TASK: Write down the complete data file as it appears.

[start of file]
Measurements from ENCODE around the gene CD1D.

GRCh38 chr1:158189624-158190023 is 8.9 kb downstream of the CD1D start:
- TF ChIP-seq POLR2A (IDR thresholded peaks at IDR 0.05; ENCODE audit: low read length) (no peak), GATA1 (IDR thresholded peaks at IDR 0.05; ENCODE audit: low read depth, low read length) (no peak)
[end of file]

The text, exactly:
Measurements from ENCODE around the gene CD1D.

GRCh38 chr1:158189624-158190023 is 8.9 kb downstream of the CD1D start:
- TF ChIP-seq POLR2A (IDR thresholded peaks at IDR 0.05; ENCODE audit: low read length) (no peak), GATA1 (IDR thresholded peaks at IDR 0.05; ENCODE audit: low read depth, low read length) (no peak)